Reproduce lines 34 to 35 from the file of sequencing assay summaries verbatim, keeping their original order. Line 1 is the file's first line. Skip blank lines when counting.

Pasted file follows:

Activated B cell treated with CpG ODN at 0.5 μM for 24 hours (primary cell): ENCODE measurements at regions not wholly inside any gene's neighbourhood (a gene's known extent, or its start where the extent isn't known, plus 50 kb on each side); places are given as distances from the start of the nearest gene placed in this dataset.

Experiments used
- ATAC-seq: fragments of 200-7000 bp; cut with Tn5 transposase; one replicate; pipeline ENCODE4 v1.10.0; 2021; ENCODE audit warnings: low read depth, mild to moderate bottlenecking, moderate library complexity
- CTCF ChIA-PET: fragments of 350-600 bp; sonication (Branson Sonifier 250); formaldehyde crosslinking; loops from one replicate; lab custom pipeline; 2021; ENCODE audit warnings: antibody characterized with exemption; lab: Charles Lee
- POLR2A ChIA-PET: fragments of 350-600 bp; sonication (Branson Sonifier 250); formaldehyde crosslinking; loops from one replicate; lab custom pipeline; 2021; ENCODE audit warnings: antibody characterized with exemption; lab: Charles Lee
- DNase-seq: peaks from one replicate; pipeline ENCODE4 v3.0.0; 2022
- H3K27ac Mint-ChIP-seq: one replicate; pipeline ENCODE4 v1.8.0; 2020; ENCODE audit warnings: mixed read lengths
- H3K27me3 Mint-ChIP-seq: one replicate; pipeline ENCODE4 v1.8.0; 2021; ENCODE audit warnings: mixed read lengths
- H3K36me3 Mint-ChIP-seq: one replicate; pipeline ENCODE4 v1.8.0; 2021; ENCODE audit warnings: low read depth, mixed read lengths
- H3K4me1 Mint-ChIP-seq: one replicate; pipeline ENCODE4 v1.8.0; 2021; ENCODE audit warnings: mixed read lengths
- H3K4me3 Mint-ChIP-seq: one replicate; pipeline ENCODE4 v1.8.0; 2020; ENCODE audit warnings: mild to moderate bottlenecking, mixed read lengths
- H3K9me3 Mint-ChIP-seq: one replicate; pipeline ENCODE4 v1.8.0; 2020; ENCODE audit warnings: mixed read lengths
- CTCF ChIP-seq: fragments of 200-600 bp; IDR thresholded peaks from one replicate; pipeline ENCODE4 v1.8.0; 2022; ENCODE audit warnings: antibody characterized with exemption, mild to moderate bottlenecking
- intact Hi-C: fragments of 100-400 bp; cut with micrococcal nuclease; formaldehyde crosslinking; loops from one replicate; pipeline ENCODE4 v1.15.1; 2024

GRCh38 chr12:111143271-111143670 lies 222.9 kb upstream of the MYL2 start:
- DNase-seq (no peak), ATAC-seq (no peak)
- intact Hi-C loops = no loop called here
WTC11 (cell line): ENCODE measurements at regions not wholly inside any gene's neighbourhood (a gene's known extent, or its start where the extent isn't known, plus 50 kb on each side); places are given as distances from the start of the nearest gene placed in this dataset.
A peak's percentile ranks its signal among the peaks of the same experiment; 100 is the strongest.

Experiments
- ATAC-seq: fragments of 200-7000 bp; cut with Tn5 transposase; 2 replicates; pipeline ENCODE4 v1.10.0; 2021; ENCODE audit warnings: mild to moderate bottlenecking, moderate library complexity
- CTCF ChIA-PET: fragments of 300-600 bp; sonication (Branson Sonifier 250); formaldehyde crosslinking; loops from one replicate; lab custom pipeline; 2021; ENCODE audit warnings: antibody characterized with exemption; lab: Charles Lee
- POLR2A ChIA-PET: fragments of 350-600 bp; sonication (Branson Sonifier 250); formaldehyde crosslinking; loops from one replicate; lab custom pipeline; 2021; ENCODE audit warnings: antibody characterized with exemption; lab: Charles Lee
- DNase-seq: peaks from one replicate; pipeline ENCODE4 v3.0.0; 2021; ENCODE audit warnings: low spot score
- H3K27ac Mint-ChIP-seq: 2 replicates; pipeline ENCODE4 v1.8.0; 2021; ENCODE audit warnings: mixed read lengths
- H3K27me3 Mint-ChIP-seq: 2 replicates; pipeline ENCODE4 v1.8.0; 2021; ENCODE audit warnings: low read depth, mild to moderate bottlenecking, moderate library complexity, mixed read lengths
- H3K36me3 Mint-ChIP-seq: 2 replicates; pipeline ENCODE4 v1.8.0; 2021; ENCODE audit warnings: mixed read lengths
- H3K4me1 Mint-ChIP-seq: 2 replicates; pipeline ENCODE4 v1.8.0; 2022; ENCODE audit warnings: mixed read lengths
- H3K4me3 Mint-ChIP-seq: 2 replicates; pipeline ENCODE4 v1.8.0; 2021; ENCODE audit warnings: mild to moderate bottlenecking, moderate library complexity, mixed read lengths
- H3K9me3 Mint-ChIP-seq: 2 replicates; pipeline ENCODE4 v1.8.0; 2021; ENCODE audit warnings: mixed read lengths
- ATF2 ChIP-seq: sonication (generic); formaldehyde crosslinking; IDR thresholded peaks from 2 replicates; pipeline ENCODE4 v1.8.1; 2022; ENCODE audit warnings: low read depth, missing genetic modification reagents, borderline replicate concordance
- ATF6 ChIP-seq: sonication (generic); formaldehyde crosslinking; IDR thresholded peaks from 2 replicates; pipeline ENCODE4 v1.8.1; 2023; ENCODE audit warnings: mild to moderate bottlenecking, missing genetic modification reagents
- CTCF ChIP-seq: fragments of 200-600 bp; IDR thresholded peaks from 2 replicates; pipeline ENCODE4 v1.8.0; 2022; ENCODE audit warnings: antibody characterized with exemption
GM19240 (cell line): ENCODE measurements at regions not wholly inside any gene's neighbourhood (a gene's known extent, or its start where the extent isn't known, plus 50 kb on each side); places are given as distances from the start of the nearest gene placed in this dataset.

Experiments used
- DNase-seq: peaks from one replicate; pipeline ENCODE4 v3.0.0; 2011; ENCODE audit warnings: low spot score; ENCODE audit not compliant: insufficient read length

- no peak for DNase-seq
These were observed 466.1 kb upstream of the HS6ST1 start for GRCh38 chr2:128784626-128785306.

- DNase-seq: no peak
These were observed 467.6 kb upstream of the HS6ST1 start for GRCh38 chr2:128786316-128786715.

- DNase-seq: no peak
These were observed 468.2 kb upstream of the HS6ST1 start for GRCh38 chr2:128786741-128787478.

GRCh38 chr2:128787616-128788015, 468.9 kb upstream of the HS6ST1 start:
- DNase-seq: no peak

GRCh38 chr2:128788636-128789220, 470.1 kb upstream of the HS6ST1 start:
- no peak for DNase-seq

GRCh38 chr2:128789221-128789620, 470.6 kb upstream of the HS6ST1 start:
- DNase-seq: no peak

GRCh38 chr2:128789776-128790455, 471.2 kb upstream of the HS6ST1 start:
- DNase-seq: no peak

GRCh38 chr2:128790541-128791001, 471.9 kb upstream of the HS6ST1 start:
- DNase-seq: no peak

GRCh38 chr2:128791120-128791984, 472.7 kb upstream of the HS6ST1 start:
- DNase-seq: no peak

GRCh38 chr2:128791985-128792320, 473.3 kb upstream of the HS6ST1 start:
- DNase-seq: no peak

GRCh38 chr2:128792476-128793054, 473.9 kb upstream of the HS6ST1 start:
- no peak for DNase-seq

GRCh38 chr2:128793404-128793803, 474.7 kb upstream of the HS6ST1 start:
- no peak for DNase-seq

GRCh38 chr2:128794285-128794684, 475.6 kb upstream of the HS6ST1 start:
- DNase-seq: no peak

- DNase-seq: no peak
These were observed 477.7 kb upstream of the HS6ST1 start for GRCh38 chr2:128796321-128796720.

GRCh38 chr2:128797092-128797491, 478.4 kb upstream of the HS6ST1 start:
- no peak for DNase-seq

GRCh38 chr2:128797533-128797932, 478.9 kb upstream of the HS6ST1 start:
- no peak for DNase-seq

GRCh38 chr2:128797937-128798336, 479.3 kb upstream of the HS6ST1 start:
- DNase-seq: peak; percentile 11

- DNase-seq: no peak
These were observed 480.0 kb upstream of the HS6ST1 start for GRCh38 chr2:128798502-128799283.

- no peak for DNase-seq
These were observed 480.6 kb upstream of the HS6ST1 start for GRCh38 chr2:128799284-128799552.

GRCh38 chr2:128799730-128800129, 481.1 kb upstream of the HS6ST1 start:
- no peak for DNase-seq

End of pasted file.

GM19240 (cell line): ENCODE measurements at regions not wholly inside any gene's neighbourhood (a gene's known extent, or its start where the extent isn't known, plus 50 kb on each side); places are given as distances from the start of the nearest gene placed in this dataset.

Experiments used